(This article belongs to the Special Issue Air Transportation—Operations and Management)
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Open AccessArticle High Fidelity Multi-Objective Design Optimization of a Downscaled Cusped Field Thruster
Aerospace 2017, 4(4), 55; doi:10.3390/aerospace4040055
Received: 27 September 2017 / Revised: 1 November 2017 / Accepted: 11 November 2017 / Published: 18 November 2017
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Abstract
The Cusped Field Thruster (CFT) concept has demonstrated significantly improved performance over the Hall Effect Thruster and the Gridded Ion Thruster; however, little is understood about the complexities of the interactions and interdependencies of the geometrical, magnetic and ion beam properties of the
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The Cusped Field Thruster (CFT) concept has demonstrated significantly improved performance over the Hall Effect Thruster and the Gridded Ion Thruster; however, little is understood about the complexities of the interactions and interdependencies of the geometrical, magnetic and ion beam properties of the thruster. This study applies an advanced design methodology combining a modified power distribution calculation and evolutionary algorithms assisted by surrogate modeling to a multi-objective design optimization for the performance optimization and characterization of the CFT. Optimization is performed for maximization of performance defined by five design parameters (i.e., anode voltage, anode current, mass flow rate, and magnet radii), simultaneously aiming to maximize three objectives; that is, thrust, efficiency and specific impulse. Statistical methods based on global sensitivity analysis are employed to assess the optimization results in conjunction with surrogate models to identify key design factors with respect to the three design objectives and additional performance measures. The research indicates that the anode current and the Outer Magnet Radius have the greatest effect on the performance parameters. An optimal value for the anode current is determined, and a trend towards maximizing anode potential and mass flow rate is observed. Full article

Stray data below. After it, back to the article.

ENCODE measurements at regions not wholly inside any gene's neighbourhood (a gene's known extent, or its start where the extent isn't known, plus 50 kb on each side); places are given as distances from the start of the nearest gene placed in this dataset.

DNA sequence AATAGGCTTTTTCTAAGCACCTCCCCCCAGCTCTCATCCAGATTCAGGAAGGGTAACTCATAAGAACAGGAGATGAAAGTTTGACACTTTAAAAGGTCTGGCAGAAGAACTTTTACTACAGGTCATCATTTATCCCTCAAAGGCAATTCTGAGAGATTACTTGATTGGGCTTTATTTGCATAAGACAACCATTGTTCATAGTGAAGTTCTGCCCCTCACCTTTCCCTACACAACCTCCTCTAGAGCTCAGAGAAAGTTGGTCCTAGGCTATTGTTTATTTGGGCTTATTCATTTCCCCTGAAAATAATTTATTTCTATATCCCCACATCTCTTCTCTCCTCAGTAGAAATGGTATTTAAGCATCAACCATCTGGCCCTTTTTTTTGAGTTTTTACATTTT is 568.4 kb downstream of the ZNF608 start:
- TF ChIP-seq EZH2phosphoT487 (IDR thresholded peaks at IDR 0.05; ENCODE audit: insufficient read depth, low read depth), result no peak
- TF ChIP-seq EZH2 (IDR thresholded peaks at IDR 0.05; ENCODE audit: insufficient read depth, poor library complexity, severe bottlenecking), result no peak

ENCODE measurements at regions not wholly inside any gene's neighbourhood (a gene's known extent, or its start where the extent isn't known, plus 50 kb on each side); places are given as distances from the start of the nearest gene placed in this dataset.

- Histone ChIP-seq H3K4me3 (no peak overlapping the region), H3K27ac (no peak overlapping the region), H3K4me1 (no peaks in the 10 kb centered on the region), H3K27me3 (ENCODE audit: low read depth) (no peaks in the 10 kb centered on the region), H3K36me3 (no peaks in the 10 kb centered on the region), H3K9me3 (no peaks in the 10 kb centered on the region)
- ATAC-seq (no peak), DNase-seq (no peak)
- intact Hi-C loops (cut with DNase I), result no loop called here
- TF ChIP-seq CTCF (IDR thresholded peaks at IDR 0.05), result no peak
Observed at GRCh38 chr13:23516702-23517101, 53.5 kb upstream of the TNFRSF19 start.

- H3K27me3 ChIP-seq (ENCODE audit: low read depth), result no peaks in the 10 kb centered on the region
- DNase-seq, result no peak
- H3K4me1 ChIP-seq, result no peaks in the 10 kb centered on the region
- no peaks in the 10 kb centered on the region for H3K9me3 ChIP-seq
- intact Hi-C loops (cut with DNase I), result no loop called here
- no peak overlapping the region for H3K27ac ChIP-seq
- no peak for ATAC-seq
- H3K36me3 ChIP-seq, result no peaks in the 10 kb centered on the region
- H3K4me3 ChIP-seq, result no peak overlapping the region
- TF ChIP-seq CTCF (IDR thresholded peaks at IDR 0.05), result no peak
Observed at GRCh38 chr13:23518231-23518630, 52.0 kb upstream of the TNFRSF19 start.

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Open AccessArticle The Impact of Volute Aspect Ratio on the Performance of a Mixed Flow Turbine
Aerospace 2017, 4(4), 56; doi:10.3390/aerospace4040056
Received: 27 October 2017 / Revised: 16 November 2017 / Accepted: 20 November 2017 / Published: 23 November 2017
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Abstract
Current trends in the automotive industry towards engine downsizing mean turbocharging now plays a vital role in engine performance. A turbocharger increases charge air density using a turbine to extract waste energy from the exhaust gas to drive a compressor. Most turbocharger applications
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Current trends in the automotive industry towards engine downsizing mean turbocharging now plays a vital role in engine performance. A turbocharger increases charge air density using a turbine to extract waste energy from the exhaust gas to drive a compressor. Most turbocharger applications employ a radial inflow turbine. However, mixed flow turbines can offer non-zero blade angles, reducing leading edge (LE) separation at low velocity ratios. The current paper investigates the performance of a mixed flow turbine with three different volute aspect ratio (AR) designs (AR = 0.5, 1 and 2). With constant A/r (ratio of volute area to centroid radius), the AR = 0.5 volute design produced a 4.3% increase in cycle averaged mass flow parameter (MFP) compared to the AR = 2 design. For the purpose of performance comparison, it was necessary to manipulate the volute A/r’s to ensure constant MFP for aerodynamic similarity. With the volute A/r’s manipulated to ensure constant MFP for aerodynamic similarity, the maximum variation of cycle averaged normalized efficiency measured between the designs was 1.47%. Purely in the rotor region, the variation in normalized cycle averaged efficiency was 1%. The smallest tested volute aspect ratio showed a significant increase in volute loss while the ARs of 1 and 2 showed similar levels of loss. The smallest AR volute showed significant secondary flow development in the volute. The resulting variation in LE incidence was found to vary as a result. Full article
(This article belongs to the collection Feature Papers in Aerospace)
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Open AccessArticle Comparative Study of Aircraft Boarding Strategies Using Cellular Discrete Event Simulation